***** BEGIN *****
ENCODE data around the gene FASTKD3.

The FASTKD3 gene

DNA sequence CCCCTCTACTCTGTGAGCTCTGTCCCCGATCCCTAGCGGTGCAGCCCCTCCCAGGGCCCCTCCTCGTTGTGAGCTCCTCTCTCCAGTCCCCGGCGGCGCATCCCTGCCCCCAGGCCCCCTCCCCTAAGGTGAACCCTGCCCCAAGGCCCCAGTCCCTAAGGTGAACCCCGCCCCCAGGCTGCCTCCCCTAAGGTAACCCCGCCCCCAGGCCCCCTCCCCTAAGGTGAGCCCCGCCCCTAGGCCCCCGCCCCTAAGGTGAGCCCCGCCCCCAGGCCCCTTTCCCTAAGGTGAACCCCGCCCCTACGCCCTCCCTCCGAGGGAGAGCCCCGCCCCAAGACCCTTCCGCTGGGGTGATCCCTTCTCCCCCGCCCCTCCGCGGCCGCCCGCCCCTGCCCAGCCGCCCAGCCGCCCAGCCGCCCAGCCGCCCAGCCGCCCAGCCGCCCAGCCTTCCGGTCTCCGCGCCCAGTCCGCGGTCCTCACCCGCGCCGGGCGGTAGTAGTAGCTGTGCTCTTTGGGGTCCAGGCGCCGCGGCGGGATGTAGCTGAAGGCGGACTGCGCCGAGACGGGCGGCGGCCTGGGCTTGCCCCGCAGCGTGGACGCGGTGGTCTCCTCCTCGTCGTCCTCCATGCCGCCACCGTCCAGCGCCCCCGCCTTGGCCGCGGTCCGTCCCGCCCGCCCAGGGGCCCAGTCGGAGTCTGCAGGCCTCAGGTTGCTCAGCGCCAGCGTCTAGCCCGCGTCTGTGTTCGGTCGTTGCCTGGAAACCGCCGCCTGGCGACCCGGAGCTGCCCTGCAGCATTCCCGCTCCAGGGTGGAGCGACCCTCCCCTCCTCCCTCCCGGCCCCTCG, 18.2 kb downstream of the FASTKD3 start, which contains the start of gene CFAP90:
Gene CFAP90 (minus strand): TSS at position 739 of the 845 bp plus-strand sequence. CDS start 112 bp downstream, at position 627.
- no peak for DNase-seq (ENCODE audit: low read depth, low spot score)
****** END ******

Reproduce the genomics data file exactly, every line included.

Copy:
ENCODE data around the gene FASTKD3.

The FASTKD3 gene

DNA sequence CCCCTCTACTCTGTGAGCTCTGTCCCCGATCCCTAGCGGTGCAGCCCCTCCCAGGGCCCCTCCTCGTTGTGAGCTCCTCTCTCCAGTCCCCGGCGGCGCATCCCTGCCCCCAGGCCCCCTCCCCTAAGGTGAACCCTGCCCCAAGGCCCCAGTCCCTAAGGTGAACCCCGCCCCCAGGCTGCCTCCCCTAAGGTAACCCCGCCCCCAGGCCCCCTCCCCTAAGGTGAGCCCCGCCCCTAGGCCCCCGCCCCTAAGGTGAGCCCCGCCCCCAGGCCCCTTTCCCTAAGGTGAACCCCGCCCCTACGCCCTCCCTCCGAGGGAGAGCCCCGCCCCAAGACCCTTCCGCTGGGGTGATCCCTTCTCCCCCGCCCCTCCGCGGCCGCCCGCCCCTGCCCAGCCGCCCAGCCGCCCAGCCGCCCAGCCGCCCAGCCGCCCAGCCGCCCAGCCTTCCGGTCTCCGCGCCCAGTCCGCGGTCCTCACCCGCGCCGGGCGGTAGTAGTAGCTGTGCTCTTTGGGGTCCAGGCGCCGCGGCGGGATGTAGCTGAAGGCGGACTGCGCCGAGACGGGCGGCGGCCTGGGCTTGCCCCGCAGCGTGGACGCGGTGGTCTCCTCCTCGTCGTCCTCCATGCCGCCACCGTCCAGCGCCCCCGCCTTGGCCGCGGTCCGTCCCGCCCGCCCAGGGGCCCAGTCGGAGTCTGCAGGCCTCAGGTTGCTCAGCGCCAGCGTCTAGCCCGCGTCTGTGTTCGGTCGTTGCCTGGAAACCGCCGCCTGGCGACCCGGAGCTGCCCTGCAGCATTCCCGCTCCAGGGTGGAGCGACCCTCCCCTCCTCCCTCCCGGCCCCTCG, 18.2 kb downstream of the FASTKD3 start, which contains the start of gene CFAP90:
Gene CFAP90 (minus strand): TSS at position 739 of the 845 bp plus-strand sequence. CDS start 112 bp downstream, at position 627.
- no peak for DNase-seq (ENCODE audit: low read depth, low spot score)